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'Let’s hope common sense is contagious'


The nursing profession had some happy news last week.

After lobbying from the profession, the unions and NHS England, the Home Office finally agreed to put nursing on the shortage list. This means registered nurses from countries outside the European Economic Area can now work in the UK without fear of being sent home if they aren’t earning more than £35,000 after five years.

At last, the government has recognised that we have too few nurses to deliver any - let alone safe - care, and made nurses exempt from immigration controls affecting some other workers from outside the EEA (see page 5).

This was described as an “outbreak of common sense” by chief nursing officer for England Jane Cummings. Hear, hear.

In fact, let’s hope that this common-sense approach to nursing becomes contagious. Let’s hope this outbreak of common sense isn’t contained by political control measures.

How about applying it to safe staffing in general? How about someone recognises that the only reason immigration controls were lifted for nursing is because we have such a dire shortage of nurses? We haven’t trained enough over recent years, and several acute trusts are seriously short of their establishments as we head into winter - and now they are facing a cap on their use of agency staff.

We still don’t have mandatory nurse:patient ratios. While many people argue against these ratios, claiming there is no evidence base, others disagree. In any case, sometimes you have to do things because you just know they are the right thing to do.

In 2003, Smith and Pell argued that waiting for the results of randomised control trials for public health interventions can cost hundreds of lives in the meantime - they said there’s never been a trial for using a parachute but you just know it makes sense to use one if you’re going to jump out of a plane.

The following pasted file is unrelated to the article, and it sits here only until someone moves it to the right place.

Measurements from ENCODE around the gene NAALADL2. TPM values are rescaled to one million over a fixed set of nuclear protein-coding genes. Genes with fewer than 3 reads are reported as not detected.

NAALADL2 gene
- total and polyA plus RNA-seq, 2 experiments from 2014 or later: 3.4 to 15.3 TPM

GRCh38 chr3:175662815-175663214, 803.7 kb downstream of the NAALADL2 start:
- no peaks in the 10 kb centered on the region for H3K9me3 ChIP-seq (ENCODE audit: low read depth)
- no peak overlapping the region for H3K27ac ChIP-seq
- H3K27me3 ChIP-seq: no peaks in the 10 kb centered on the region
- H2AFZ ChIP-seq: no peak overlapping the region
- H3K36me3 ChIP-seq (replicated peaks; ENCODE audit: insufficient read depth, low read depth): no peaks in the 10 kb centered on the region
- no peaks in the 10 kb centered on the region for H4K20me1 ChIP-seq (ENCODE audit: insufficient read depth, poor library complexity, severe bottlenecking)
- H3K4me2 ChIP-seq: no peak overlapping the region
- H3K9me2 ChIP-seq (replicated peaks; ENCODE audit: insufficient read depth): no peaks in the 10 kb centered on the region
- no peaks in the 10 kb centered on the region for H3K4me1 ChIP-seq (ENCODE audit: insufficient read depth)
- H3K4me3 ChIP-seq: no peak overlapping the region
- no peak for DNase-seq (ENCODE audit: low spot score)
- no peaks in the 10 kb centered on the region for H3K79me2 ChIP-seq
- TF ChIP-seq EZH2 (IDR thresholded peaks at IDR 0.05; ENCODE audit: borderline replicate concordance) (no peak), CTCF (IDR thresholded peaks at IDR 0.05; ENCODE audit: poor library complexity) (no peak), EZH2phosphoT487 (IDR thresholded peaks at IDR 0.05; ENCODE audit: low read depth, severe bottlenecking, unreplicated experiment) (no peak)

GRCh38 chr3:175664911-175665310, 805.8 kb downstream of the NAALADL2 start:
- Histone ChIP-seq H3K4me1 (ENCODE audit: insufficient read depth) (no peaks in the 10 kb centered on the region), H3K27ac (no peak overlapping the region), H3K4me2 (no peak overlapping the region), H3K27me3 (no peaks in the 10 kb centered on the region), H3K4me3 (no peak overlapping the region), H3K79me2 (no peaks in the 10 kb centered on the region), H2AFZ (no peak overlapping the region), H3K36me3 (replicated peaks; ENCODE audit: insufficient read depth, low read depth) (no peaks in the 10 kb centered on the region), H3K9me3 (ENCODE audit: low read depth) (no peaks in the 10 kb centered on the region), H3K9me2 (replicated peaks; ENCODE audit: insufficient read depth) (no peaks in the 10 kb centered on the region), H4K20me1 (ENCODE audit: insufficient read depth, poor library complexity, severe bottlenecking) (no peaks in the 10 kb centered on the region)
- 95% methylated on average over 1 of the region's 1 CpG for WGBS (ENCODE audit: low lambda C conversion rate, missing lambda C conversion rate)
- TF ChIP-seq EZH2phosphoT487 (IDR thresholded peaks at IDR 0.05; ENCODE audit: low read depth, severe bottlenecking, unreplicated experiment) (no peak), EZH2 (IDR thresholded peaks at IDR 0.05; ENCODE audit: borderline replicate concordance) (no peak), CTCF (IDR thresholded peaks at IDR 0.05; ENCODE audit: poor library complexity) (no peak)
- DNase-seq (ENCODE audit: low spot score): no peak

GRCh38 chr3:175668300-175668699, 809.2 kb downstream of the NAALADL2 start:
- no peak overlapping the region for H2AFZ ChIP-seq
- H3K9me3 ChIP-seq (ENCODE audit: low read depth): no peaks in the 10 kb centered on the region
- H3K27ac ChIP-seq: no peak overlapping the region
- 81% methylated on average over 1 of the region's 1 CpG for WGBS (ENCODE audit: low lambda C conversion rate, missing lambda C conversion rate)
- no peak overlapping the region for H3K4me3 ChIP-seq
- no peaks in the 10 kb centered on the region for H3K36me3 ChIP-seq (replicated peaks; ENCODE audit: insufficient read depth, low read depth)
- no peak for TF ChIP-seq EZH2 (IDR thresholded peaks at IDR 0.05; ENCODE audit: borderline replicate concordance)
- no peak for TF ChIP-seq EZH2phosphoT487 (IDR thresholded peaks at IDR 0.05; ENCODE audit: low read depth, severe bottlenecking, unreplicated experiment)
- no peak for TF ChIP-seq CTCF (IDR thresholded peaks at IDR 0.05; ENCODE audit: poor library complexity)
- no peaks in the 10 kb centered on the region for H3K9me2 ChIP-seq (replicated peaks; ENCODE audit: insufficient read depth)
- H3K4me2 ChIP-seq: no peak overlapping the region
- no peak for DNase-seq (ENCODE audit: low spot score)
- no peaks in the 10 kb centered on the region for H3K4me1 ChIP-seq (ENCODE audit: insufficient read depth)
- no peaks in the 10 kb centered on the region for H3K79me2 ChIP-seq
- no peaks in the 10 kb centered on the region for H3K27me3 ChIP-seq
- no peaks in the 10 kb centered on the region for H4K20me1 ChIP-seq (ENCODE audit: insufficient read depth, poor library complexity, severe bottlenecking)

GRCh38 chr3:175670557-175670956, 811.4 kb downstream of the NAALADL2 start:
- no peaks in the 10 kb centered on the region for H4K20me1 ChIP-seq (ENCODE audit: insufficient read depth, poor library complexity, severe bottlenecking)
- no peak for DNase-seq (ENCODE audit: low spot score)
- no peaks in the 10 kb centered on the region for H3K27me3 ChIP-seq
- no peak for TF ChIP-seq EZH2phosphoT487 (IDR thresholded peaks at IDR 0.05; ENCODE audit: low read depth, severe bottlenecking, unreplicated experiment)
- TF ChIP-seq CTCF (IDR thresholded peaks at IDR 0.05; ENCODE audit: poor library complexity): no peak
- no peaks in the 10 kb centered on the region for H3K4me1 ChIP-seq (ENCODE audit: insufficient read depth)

So shouldn’t we just be honest and admit that it’s common sense to have more nurses on our wards? And shouldn’t we focus all our efforts on working out how to get patients more nursing care? Because, quite frankly, more nursing care will mean better nursing care. And it doesn’t take an evidence base to prove that.

Jenni Middleton, editor
Follow me on Twitter @nursingtimesed


Readers' comments (3)

  • michael stone

    The problem, is that 'common sense' isn't all that common - my common sense, isn't necessarily the same as your 'common sense'. And my common sense is quite likely to be very different, from the 'common sense' of a Tory politician.

    I liked your 'And it doesn’t take an evidence base to prove that.'

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  • You know that's not true though. It does need an evidence base to be able to argue a position from precisely because globalising something that isn't true doesn't win the argument you want. Its anecdote and opinion, nothing more. It also relies on a common level of intelligence, understanding, agenda , kindness and good intention which seem scarily lacking in my experience

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  • michael stone

    Anonymous | 26-Oct-2015 11:09 am

    'It also relies on a common level of intelligence, understanding, agenda , kindness and good intention which seem scarily lacking in my experience'

    I completely agree. Especially about the 'scarily lacking' part !

    However, there are some things, which cannot be resolved by 'evidence'.

    For example, I write about end-of-life when the patient is at home: if a family carer is told a decision by the patient, when they are alone, and the patient them becomes unconscious before this decision 'has become embedded in records', should people such as 999 paramedics believe the word of the family carer ?

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